Greenpoint is one of Brooklyn's hottest neighborhoods, thanks to an influx of young, college-educated newcomers who are transforming the Williamsburg-Greenpoint-Bushwick section of Brooklyn.
How Greenpoint Got its Name
Purchased in 1638 by the Dutch from the Indians, Greenpoint, along with Williamsburg, was part of the mid-seventeenth-century town known as Bos-ijck (Bushwick), meaning “the wooden district.” Brooklyn’s northernmost point was once covered in trees, hence “Green Point,” now Greenpoint.
Early History of Greenpoint, Brooklyn
Settled by Northern Europeans, Greenpoint developed in the early and mid-1800s. It eventually became a center for the “five black arts:” glass and pottery making, printing, refining, and the manufacture of cast iron.
Greenpoint was home to oil refineries and shipbuilding, and heavy manufacturing. (This accounts for just some of the decades-old pollution in Newtown Creek nearby; the rest is due to a modern oil spill.) Charles Pratt’s Astral Oil Works refined kerosene here and the iron Civil War gunship, the Monitor, which was put in the water 1862 from a launch Oak and West Streets, was fabricated locally by Continental Iron Works at West and Calyer Streets.
Twentieth Century History of Greenpoint, Brooklyn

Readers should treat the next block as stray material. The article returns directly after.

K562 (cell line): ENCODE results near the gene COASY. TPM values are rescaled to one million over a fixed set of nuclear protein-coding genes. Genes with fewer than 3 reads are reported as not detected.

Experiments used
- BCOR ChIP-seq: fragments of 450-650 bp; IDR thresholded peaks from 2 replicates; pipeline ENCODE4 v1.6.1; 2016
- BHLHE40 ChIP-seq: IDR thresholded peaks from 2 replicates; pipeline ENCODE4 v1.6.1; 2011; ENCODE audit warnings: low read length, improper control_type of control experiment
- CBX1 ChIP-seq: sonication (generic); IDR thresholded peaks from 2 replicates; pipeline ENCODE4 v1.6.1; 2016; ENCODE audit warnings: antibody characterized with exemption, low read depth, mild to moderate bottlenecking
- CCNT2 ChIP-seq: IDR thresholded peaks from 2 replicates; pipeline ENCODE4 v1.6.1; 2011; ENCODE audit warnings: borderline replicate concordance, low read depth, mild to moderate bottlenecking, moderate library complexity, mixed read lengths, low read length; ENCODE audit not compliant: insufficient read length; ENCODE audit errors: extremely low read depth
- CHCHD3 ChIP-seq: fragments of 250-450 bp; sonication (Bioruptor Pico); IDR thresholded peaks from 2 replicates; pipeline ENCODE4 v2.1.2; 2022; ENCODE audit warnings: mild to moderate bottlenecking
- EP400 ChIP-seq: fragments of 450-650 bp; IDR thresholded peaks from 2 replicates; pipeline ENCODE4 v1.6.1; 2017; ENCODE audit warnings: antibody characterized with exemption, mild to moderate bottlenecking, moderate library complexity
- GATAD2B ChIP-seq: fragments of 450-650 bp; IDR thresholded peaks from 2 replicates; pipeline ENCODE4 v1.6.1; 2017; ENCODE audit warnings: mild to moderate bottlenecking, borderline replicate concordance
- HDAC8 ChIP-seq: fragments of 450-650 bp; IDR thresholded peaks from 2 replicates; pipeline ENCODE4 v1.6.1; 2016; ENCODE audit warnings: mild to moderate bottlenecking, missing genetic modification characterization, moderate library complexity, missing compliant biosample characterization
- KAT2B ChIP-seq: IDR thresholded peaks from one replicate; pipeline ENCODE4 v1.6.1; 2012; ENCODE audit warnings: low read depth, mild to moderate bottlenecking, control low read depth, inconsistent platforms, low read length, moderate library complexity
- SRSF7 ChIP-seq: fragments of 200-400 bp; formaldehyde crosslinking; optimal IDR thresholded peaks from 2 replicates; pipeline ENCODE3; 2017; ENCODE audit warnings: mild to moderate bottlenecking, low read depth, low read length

Polish, Russian, and eventually Italian immigrants settled in Greenpoint in the 1880s and thereafter. After World War II immigration continued, and Greenpoint became the unofficial “Little Poland” of New York City. While immigrants from Puerto Rico also settled here and in nearby Williamsburg, the Polish flavor —in language, foods, faith communities, and social networks—remained more strongly concentrated in Greenpoint.
In the 1990's, young newcomers began to rent homes and open small restaurants in Greenpoint, as an extension of the gentrification of Williamsburg.
Interesting Historical Tidbits about Greenpoint, Brooklyn
It’s said that Brooklyn’s distinctive twangy accent comes from “Greenpernt.”
In another claim to fame, feisty actress Mae West was born here in 1893.
The streets in Greenpoint that run roughly perpendicular to the East River are named alphabetically. Some have obvious industrial references to the manufacturing that once took place here. The street names include Ash, Box, Clay, Dupont, Eagle, Freeman, Green, Huron, India, Java, Kent, Greenpoint (formerly Lincoln), Milton, Noble, and Oak Streets.
Edited by Alison Lowenstein